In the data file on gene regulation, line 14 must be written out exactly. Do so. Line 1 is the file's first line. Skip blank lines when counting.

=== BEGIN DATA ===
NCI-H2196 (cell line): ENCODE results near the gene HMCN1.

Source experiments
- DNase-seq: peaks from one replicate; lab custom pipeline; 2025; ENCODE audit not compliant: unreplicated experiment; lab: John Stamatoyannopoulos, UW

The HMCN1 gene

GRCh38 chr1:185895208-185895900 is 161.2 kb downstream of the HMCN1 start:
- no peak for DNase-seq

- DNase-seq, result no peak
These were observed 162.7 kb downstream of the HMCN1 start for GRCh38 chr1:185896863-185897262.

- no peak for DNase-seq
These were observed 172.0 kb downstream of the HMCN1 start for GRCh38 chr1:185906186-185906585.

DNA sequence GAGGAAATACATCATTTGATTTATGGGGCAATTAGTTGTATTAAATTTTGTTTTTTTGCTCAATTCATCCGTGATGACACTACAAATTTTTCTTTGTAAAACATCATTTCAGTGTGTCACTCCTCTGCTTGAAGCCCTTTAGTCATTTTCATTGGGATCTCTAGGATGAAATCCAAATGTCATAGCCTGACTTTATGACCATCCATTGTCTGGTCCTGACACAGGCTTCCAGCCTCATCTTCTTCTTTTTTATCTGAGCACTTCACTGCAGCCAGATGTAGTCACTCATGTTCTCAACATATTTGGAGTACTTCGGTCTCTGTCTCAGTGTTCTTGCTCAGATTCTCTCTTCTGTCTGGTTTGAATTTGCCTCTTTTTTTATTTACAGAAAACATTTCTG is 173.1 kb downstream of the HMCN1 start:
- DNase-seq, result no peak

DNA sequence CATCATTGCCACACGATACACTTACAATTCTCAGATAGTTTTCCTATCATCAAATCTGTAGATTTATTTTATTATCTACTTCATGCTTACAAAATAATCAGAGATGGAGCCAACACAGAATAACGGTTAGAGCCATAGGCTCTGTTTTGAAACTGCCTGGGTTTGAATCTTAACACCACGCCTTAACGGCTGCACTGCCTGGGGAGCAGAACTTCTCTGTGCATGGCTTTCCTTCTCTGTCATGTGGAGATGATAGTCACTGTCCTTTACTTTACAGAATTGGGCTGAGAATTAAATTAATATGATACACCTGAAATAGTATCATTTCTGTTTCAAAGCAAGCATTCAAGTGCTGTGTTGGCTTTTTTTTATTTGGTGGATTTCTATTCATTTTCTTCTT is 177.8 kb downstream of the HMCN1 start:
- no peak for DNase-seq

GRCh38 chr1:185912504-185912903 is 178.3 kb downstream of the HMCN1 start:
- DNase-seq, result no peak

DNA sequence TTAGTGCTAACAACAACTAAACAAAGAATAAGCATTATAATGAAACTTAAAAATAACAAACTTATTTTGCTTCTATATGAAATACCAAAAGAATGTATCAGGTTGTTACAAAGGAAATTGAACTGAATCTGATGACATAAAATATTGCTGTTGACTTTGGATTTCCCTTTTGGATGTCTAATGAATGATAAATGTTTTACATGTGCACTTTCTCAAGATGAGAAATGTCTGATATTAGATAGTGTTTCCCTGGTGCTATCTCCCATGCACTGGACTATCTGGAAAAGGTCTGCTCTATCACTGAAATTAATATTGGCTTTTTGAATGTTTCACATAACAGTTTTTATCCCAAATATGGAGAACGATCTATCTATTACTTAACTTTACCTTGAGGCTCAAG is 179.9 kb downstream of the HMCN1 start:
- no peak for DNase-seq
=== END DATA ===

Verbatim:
- no peak for DNase-seq